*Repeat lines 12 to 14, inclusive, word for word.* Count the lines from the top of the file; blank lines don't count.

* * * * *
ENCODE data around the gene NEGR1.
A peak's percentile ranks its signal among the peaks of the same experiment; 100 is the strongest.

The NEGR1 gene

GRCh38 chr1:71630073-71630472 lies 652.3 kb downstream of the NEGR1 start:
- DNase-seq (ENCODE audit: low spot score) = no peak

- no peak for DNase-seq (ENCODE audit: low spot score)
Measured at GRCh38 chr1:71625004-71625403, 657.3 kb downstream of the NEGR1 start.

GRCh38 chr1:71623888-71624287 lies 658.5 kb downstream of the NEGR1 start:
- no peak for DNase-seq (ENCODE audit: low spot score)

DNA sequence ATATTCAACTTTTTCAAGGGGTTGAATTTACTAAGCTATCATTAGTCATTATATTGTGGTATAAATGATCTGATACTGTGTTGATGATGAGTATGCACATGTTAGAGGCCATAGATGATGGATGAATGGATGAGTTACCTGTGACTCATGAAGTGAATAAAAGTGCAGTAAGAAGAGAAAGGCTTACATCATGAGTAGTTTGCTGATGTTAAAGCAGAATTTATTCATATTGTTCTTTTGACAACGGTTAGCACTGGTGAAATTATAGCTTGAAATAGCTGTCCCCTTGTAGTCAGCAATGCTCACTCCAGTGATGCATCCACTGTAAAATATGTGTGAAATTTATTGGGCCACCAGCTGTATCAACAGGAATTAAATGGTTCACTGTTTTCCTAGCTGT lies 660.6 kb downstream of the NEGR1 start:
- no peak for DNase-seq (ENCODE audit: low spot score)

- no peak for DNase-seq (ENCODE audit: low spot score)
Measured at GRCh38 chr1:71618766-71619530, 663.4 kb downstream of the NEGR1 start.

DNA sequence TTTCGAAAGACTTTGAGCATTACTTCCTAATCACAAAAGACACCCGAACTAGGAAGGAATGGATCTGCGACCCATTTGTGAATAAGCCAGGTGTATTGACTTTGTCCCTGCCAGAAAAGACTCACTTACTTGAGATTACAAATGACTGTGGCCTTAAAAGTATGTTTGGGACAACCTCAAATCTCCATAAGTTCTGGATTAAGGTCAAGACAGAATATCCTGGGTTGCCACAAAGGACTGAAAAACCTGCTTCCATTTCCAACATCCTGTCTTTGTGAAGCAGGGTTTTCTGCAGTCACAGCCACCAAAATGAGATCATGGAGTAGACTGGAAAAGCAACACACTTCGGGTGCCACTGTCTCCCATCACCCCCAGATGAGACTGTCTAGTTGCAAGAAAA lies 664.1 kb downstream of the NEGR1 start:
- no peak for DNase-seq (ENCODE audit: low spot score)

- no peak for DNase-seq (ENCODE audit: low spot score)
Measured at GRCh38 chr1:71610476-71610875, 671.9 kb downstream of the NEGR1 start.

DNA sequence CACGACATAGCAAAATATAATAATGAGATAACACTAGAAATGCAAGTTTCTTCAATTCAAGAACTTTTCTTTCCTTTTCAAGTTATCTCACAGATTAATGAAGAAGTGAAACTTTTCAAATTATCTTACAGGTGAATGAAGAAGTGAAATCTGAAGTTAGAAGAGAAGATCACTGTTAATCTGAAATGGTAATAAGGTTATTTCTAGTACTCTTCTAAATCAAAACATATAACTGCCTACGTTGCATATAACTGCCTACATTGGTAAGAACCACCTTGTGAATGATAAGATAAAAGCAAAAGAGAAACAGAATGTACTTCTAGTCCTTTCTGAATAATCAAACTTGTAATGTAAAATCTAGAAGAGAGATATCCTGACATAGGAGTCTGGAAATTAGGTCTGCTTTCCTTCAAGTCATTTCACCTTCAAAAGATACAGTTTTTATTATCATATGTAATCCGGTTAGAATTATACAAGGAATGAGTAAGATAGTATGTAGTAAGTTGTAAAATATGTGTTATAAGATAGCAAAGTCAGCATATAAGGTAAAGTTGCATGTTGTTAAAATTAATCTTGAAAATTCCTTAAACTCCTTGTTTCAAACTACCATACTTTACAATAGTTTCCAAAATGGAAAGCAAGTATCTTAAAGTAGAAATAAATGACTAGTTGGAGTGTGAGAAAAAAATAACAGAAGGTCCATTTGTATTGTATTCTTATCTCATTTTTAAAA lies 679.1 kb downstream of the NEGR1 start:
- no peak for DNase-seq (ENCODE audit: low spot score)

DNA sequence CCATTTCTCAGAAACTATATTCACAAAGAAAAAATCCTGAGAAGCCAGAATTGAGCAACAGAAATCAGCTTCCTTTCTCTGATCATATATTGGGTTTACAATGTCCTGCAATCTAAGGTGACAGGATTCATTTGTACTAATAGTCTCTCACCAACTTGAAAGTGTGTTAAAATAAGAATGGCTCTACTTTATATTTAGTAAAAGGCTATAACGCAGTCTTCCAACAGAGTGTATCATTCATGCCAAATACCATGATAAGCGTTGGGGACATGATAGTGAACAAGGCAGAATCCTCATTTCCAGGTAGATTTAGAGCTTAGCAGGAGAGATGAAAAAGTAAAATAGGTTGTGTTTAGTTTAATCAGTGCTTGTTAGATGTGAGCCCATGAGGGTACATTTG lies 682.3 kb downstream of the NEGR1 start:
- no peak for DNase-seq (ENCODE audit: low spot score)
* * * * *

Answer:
- no peak for DNase-seq (ENCODE audit: low spot score)
Measured at GRCh38 chr1:71618766-71619530, 663.4 kb downstream of the NEGR1 start.

DNA sequence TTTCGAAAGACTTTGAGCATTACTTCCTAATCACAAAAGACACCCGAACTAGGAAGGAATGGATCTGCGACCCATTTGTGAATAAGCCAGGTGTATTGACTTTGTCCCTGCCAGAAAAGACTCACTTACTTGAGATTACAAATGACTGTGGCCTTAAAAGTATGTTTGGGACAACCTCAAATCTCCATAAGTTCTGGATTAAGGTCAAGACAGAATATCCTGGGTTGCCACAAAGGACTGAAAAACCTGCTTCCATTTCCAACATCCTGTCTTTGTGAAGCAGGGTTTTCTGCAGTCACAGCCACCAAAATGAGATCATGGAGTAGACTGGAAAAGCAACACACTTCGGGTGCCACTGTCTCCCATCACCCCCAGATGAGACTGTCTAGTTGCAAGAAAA lies 664.1 kb downstream of the NEGR1 start: